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Marine Electronics & Communications

Marine Electronics & Communications

Forward Thinking: Intellian’s Paul Comyns

Fri 19 May 2017 by Martyn Wingrove

Forward Thinking: Intellian’s Paul Comyns
Paul Comyns: "Many of shipping’s greatest challenges can be solved by smart, quality data"

Intellian Technologies vice president of global marketing Paul Comyns thinks ships will be sending over much more data as they become part of smart supply chains. Ships will need to be fully connected, with tailored solutions, for smart data management.

“Smart data management will provide a significant commercial edge to forward-thinking operators who are looking to apply, and not simply accumulate, data,” Mr Comyns explained. He gave an example of a container ship approaching port, which would generate a series of event alerts to tug operators, port agents and customs.

“By the time the ship arrives at berth all the jigsaw pieces will slide into place, enabling seamless operations,” Mr Comyns said. He expects this will minimise the time ships remain outside ports, improving supply chain efficiency and reducing emissions. He thinks shipping companies will need to install smart connectivity solutions on ships to cater for the data transmission demands.

The types of data transmissions will vary, from importing weather and port information to sending telemetric data. Mr Comyns expects that sensor and position data will also be needed for traffic management systems. He added: “Data could make the difference between an interrupted voyage for time-sensitive cargo and the successful delivery of high value perishables.”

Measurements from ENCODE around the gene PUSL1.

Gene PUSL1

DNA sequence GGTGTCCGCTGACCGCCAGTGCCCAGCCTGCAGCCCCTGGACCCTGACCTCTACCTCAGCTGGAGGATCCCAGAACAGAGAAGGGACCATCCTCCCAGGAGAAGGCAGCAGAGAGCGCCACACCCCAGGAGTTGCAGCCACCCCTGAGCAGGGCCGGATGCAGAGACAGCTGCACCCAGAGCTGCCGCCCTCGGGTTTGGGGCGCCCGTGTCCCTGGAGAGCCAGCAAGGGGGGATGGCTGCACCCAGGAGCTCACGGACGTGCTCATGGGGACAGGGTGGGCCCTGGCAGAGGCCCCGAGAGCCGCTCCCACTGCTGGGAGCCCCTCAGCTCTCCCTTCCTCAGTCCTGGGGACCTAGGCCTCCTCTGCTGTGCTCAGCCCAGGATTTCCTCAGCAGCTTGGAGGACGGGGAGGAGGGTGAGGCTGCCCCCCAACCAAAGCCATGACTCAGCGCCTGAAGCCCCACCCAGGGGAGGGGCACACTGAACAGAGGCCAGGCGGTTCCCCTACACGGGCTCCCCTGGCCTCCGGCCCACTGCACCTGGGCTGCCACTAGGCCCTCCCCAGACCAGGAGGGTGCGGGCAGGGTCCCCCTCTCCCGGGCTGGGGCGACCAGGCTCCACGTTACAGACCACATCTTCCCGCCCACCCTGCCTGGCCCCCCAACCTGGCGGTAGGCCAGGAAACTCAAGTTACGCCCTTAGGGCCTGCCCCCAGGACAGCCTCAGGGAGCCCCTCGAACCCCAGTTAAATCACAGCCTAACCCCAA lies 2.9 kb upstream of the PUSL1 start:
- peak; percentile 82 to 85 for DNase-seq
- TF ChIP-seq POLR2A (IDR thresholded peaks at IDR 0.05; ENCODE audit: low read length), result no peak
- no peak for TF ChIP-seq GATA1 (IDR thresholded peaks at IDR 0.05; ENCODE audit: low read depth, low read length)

"Data could make the difference between an interrupted voyage for time-sensitive cargo and the successful delivery"

He continued: “The value of using data correctly is in prioritising the optimisation of transit times and looking to avoid unexpected repairs. It is helping not only to forecast potential problems, but also to create the opportunity to avoid them.” This is transforming conventional data into actionable insights that deliver meaningful improvements.

Whatever the data source or type, ships will need reliable and high capacity VSAT hardware to ensure that the data is available for analysis. There will be more data-driven connectivity requirements in the future to comply with new regulations from IMO and the European Union (EU). These will include sending data for the EU’s monitoring, reporting, and verification requirements.

“In the coming years the regulatory burden on ships is likely to increase,” said Mr Comyns. “Some are advanced initiatives and others remain at some distance from practical reality, such as collision avoidance algorithms for autonomous maritime vessels. All these will require dependable, high capacity data systems in order for ships to remain compliant with evolving laws.”

Mr Comyns thinks shipowners should forge partnerships with VSAT suppliers to ensure their fleets are ready for the data requirements. “Many of shipping’s greatest challenges can be solved by smart, quality data.” He concluded: “Enabling this type of step change in connectivity is what will ultimately usher in the next wave of maritime success.”

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